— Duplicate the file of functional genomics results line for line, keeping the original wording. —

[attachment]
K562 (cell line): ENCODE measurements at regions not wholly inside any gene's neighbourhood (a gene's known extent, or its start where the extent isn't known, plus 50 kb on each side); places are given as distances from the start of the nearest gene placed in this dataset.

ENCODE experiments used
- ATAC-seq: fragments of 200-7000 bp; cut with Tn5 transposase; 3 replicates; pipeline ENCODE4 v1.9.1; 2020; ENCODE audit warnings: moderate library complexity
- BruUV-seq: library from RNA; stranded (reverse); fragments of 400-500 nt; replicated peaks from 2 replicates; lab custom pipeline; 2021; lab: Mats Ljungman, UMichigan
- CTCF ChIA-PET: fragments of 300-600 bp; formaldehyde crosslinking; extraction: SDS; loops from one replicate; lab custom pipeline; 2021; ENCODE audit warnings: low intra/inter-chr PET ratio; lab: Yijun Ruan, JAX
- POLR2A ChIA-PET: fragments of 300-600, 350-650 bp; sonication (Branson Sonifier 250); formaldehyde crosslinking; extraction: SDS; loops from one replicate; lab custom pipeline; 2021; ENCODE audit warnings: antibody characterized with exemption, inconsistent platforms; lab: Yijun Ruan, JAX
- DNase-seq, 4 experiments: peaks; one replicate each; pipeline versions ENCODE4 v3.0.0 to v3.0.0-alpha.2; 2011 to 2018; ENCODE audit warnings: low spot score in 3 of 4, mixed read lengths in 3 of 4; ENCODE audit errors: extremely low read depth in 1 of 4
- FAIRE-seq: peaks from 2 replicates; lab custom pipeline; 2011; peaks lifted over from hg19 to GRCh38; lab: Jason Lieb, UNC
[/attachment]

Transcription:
K562 (cell line): ENCODE measurements at regions not wholly inside any gene's neighbourhood (a gene's known extent, or its start where the extent isn't known, plus 50 kb on each side); places are given as distances from the start of the nearest gene placed in this dataset.

ENCODE experiments used
- ATAC-seq: fragments of 200-7000 bp; cut with Tn5 transposase; 3 replicates; pipeline ENCODE4 v1.9.1; 2020; ENCODE audit warnings: moderate library complexity
- BruUV-seq: library from RNA; stranded (reverse); fragments of 400-500 nt; replicated peaks from 2 replicates; lab custom pipeline; 2021; lab: Mats Ljungman, UMichigan
- CTCF ChIA-PET: fragments of 300-600 bp; formaldehyde crosslinking; extraction: SDS; loops from one replicate; lab custom pipeline; 2021; ENCODE audit warnings: low intra/inter-chr PET ratio; lab: Yijun Ruan, JAX
- POLR2A ChIA-PET: fragments of 300-600, 350-650 bp; sonication (Branson Sonifier 250); formaldehyde crosslinking; extraction: SDS; loops from one replicate; lab custom pipeline; 2021; ENCODE audit warnings: antibody characterized with exemption, inconsistent platforms; lab: Yijun Ruan, JAX
- DNase-seq, 4 experiments: peaks; one replicate each; pipeline versions ENCODE4 v3.0.0 to v3.0.0-alpha.2; 2011 to 2018; ENCODE audit warnings: low spot score in 3 of 4, mixed read lengths in 3 of 4; ENCODE audit errors: extremely low read depth in 1 of 4
- FAIRE-seq: peaks from 2 replicates; lab custom pipeline; 2011; peaks lifted over from hg19 to GRCh38; lab: Jason Lieb, UNC